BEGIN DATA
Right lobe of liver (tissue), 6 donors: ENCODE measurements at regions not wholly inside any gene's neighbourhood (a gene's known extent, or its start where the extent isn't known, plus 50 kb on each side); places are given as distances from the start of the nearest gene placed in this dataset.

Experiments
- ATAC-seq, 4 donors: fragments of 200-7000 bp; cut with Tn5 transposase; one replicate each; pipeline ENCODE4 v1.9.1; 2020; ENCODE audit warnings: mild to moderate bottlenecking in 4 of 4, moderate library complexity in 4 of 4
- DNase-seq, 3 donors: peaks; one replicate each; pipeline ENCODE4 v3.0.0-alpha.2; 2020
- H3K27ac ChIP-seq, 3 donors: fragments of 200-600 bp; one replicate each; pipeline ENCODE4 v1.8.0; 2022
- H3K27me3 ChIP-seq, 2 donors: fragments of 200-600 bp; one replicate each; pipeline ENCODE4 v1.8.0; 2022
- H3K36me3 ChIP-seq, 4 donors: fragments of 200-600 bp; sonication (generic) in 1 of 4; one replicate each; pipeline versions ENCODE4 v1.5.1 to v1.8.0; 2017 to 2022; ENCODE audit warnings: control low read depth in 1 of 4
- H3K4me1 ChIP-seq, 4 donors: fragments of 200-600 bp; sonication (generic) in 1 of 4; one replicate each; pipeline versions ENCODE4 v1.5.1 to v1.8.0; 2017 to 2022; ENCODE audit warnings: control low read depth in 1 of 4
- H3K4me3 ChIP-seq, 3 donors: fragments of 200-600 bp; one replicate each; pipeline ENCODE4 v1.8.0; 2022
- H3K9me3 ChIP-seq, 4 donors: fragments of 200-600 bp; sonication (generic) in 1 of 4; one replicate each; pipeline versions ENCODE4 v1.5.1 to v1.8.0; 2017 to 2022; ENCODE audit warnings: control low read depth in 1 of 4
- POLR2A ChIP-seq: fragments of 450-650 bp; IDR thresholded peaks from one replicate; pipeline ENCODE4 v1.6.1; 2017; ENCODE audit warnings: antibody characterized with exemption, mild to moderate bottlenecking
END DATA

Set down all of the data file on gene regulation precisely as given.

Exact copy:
Right lobe of liver (tissue), 6 donors: ENCODE measurements at regions not wholly inside any gene's neighbourhood (a gene's known extent, or its start where the extent isn't known, plus 50 kb on each side); places are given as distances from the start of the nearest gene placed in this dataset.

Experiments
- ATAC-seq, 4 donors: fragments of 200-7000 bp; cut with Tn5 transposase; one replicate each; pipeline ENCODE4 v1.9.1; 2020; ENCODE audit warnings: mild to moderate bottlenecking in 4 of 4, moderate library complexity in 4 of 4
- DNase-seq, 3 donors: peaks; one replicate each; pipeline ENCODE4 v3.0.0-alpha.2; 2020
- H3K27ac ChIP-seq, 3 donors: fragments of 200-600 bp; one replicate each; pipeline ENCODE4 v1.8.0; 2022
- H3K27me3 ChIP-seq, 2 donors: fragments of 200-600 bp; one replicate each; pipeline ENCODE4 v1.8.0; 2022
- H3K36me3 ChIP-seq, 4 donors: fragments of 200-600 bp; sonication (generic) in 1 of 4; one replicate each; pipeline versions ENCODE4 v1.5.1 to v1.8.0; 2017 to 2022; ENCODE audit warnings: control low read depth in 1 of 4
- H3K4me1 ChIP-seq, 4 donors: fragments of 200-600 bp; sonication (generic) in 1 of 4; one replicate each; pipeline versions ENCODE4 v1.5.1 to v1.8.0; 2017 to 2022; ENCODE audit warnings: control low read depth in 1 of 4
- H3K4me3 ChIP-seq, 3 donors: fragments of 200-600 bp; one replicate each; pipeline ENCODE4 v1.8.0; 2022
- H3K9me3 ChIP-seq, 4 donors: fragments of 200-600 bp; sonication (generic) in 1 of 4; one replicate each; pipeline versions ENCODE4 v1.5.1 to v1.8.0; 2017 to 2022; ENCODE audit warnings: control low read depth in 1 of 4
- POLR2A ChIP-seq: fragments of 450-650 bp; IDR thresholded peaks from one replicate; pipeline ENCODE4 v1.6.1; 2017; ENCODE audit warnings: antibody characterized with exemption, mild to moderate bottlenecking